If you ever get to take a trip Down Under one thing that you’ll notice pretty quickly is that it’s a nation of petrol heads. Few places in the world can have such a large percentage of ‘muscle’ still on the road. Nor are there many countries where having your car tuned and lowered before it leaves the garage is the norm. Then again, few countries have roads that seemingly go on for eternity in the same way Australia does. It’s a country crying out to be driven. Here are our a handful of interesting cars on the Australian road that you won’t find in the US:
Ford Falcon FPV GT
The Ford Falcon is, unquestionably, Australian muscle car royalty. Many would call it King. But no matter how glorious its past might have been, the Falcon is not a car that can be accused of resting on its laurels. The 5.0 liter V8 Coyote engine has been developed by Prodrive, majority owners of Ford Performance Vehicles. These are the guys that are responsible for building McRae’s Subaru, so they know what they’re doing (it could be interesting to see them do something like a Ford Focus) The result, as you can imagine, is a car that is seriously quick.
But the true wonder of the FPV GT is not its speed, but its finesse. For a car that looks as downright aggressive as it does, it has a remarkable lightness of touch. The steering is airy, with plenty of feel; the chassis balanced to perfection; the 6 speed automatic gearbox psychic-like in its intuitiveness. In all respects it is a serious piece of engineering. It may bear the most American of badges but the Falcon is an Aussie through and through.
Toyota 86 GT
As Toyota continue to churn out bland best-sellers, it’s easy to forget that they have, in the not too distant past, produced some of the roads most recognizable sports cars. It might not have been everyone’s cup of tea but who can deny that the Supra added more than a little pizzazz to any dreary road it might have been driving along? And pizzazz is something the GT 86 has in bucket loads.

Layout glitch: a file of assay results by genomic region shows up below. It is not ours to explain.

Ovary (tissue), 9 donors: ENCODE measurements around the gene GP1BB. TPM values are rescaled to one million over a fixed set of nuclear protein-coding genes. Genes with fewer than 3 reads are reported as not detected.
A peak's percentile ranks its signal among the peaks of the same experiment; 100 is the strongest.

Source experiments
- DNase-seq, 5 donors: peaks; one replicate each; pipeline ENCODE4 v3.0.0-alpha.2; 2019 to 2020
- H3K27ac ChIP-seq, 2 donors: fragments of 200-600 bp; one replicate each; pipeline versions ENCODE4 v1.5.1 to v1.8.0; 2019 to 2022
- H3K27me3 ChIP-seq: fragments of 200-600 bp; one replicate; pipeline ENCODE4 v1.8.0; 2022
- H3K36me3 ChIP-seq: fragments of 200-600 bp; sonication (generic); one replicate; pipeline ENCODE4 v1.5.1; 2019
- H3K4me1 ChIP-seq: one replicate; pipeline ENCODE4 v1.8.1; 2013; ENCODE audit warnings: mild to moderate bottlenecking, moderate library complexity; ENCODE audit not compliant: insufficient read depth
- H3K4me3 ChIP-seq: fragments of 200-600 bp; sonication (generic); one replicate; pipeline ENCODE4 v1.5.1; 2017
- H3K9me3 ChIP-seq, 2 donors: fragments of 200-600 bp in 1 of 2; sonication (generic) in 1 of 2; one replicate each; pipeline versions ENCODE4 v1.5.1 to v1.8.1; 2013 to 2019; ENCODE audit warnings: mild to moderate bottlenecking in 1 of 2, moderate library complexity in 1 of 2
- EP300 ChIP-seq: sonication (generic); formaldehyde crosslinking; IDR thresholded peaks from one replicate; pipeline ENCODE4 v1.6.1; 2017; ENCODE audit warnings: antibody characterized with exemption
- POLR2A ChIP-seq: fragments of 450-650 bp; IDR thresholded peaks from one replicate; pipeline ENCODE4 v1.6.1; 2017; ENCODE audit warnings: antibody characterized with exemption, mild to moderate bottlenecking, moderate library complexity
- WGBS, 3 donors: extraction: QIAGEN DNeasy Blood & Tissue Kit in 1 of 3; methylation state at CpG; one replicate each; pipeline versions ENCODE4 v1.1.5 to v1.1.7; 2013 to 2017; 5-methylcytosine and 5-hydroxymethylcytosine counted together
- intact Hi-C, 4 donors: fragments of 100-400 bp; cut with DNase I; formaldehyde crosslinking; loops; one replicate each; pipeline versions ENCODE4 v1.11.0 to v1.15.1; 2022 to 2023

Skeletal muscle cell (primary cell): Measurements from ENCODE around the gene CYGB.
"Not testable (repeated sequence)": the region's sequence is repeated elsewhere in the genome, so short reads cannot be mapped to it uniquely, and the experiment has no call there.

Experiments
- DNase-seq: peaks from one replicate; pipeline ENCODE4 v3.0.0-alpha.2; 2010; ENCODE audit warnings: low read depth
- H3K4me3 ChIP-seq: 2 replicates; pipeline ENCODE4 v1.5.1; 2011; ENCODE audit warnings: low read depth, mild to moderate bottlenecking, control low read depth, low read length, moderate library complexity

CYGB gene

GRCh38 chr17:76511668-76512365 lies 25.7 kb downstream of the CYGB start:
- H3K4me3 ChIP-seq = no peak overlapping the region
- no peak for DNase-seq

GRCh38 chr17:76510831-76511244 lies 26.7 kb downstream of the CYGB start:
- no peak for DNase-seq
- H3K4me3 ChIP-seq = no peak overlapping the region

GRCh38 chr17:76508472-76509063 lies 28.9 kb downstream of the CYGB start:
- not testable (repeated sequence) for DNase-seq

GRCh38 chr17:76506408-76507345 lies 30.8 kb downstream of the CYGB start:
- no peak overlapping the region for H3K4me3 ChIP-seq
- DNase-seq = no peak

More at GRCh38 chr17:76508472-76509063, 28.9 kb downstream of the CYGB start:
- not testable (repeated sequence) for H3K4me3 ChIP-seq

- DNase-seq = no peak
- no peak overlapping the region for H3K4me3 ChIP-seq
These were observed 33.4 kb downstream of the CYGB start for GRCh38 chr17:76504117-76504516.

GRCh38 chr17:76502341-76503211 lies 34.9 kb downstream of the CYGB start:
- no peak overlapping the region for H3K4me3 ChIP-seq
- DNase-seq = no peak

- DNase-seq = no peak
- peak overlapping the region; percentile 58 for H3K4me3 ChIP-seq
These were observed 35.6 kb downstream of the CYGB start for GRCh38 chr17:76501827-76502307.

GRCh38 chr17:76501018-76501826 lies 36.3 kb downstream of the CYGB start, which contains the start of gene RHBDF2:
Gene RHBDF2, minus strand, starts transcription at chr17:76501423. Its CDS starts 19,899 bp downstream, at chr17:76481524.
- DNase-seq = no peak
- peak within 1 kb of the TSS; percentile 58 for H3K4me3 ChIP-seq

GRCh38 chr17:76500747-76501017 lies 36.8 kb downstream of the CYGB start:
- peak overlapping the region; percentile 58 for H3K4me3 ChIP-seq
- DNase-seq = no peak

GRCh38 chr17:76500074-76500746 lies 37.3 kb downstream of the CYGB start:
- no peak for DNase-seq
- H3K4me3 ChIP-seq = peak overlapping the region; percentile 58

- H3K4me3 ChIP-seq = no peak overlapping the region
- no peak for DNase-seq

Subaru, part owned by Toyota, were closely involved in the engineering of the GTb86, its engine being based on the Subaru FB20 block – and the collaboration has paid dividends. The 2.0 liter, 197bhp engine is capable of 0-60mph in around 7 seconds, with a top speed of 143 mph. But all of these figures need to be viewed in light of the most astonishing figure of all. The price. For less than 30K Australian dollars you can buy yourself a car which some have compared to the Porsche Cayman in terms of driving experience. And that’s pretty high praise.
But it’s not all doom and gloom for American drivers- the Scion FR-S, available in the US, is the GT86 in all but styling. And although in our opinion that styling isn’t quite as thrilling, it’s still a heck of a car.
Holden SSV UTE
It might be made by General Motors, but there’s nothing more Australian than a Holden, and there’s no Holden more Australian then the SSV UTE. Holden’s are very much a love them or hate them vehicles – and the SSV UTE is no exception. Many complain about the heaviness of the clutch and although the steering is an improvement on past models, it’s still not refined enough for everyone’s taste. But this is to miss the point. The SSV UTE is not about refinement- it’s about flexing those muscles without breaking a sweat. It’s the automotive equivalent of the Aussie that has a swig of beer before taking to the playing field and winning.
Make no mistake about it, it might be designed to lug equipment about, but in its heart this car is on the race course, not the farm. It’s quick, and unless you’re alongside an M series (or a new Falcon) you’re likely to be long gone before anyone gets to appreciate the sound of that V8. And what a sound. Like a bull bellowing into the wind; there are few experiences which better sum up the Antipodean love affair with automotive engineering.